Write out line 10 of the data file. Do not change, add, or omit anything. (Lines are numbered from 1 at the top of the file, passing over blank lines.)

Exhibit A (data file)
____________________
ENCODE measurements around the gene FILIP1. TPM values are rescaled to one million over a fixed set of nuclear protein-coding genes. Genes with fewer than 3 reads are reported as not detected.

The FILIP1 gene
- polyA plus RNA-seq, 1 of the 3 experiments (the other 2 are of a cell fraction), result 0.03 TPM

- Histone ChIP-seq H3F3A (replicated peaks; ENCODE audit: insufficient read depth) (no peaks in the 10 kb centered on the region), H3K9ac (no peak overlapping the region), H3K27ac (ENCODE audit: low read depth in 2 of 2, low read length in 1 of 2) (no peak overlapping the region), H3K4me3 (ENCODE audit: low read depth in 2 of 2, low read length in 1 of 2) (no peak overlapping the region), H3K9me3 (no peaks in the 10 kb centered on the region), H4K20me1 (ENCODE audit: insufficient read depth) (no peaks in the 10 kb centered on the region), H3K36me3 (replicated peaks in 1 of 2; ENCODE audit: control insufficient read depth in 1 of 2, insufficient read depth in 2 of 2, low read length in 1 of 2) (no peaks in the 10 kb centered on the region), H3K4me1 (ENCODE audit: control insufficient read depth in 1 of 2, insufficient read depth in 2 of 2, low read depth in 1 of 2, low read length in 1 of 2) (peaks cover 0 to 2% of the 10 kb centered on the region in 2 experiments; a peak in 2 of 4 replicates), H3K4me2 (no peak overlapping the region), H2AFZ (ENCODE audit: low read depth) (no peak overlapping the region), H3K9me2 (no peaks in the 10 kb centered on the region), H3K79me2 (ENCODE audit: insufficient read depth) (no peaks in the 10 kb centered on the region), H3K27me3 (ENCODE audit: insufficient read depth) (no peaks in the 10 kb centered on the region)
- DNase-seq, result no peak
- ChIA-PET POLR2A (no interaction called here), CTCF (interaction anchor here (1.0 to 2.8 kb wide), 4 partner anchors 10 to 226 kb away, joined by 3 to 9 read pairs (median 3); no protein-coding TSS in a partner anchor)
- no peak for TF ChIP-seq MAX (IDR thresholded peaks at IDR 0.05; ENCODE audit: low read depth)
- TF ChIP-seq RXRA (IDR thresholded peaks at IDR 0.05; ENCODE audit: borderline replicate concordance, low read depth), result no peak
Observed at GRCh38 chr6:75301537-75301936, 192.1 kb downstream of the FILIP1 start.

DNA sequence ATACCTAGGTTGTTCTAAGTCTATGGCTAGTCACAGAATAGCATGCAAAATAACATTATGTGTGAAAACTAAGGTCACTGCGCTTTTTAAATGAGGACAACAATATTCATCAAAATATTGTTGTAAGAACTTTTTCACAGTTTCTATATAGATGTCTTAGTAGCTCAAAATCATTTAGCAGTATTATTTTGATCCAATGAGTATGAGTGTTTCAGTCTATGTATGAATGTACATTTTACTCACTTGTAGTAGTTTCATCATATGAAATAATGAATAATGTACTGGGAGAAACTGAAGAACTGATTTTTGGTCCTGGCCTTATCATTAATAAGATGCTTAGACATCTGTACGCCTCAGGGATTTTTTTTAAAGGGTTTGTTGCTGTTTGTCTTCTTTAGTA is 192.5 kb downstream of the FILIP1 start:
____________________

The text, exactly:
DNA sequence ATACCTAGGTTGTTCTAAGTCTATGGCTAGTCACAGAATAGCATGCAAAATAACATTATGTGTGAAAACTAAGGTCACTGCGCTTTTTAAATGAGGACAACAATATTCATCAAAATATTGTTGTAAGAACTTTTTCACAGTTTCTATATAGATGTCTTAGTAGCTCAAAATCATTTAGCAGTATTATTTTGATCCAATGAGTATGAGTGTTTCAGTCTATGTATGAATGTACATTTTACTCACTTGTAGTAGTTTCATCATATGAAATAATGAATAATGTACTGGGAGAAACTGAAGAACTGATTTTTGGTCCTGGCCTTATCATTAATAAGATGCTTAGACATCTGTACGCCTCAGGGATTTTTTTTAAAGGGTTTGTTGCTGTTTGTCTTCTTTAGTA is 192.5 kb downstream of the FILIP1 start: